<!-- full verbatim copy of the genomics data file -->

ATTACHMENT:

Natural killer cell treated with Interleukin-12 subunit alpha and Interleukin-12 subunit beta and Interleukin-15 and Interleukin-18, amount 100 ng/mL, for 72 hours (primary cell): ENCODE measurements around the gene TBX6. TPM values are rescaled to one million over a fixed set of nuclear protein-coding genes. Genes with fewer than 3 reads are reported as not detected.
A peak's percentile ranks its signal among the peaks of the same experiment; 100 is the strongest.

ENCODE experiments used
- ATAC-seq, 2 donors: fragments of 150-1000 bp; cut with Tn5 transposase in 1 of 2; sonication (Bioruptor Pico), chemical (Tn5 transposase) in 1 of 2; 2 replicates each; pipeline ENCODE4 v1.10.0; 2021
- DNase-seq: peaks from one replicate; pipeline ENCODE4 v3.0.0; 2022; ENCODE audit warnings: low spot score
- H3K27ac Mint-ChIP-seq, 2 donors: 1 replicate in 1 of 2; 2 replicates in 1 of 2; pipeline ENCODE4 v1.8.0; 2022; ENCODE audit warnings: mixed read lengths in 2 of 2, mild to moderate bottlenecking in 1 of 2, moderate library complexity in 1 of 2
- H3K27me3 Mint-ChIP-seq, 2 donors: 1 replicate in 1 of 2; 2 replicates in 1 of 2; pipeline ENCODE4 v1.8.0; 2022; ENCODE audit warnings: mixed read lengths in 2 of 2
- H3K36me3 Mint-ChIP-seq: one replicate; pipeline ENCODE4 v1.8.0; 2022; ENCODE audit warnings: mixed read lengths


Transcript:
Natural killer cell treated with Interleukin-12 subunit alpha and Interleukin-12 subunit beta and Interleukin-15 and Interleukin-18, amount 100 ng/mL, for 72 hours (primary cell): ENCODE measurements around the gene TBX6. TPM values are rescaled to one million over a fixed set of nuclear protein-coding genes. Genes with fewer than 3 reads are reported as not detected.
A peak's percentile ranks its signal among the peaks of the same experiment; 100 is the strongest.

ENCODE experiments used
- ATAC-seq, 2 donors: fragments of 150-1000 bp; cut with Tn5 transposase in 1 of 2; sonication (Bioruptor Pico), chemical (Tn5 transposase) in 1 of 2; 2 replicates each; pipeline ENCODE4 v1.10.0; 2021
- DNase-seq: peaks from one replicate; pipeline ENCODE4 v3.0.0; 2022; ENCODE audit warnings: low spot score
- H3K27ac Mint-ChIP-seq, 2 donors: 1 replicate in 1 of 2; 2 replicates in 1 of 2; pipeline ENCODE4 v1.8.0; 2022; ENCODE audit warnings: mixed read lengths in 2 of 2, mild to moderate bottlenecking in 1 of 2, moderate library complexity in 1 of 2
- H3K27me3 Mint-ChIP-seq, 2 donors: 1 replicate in 1 of 2; 2 replicates in 1 of 2; pipeline ENCODE4 v1.8.0; 2022; ENCODE audit warnings: mixed read lengths in 2 of 2
- H3K36me3 Mint-ChIP-seq: one replicate; pipeline ENCODE4 v1.8.0; 2022; ENCODE audit warnings: mixed read lengths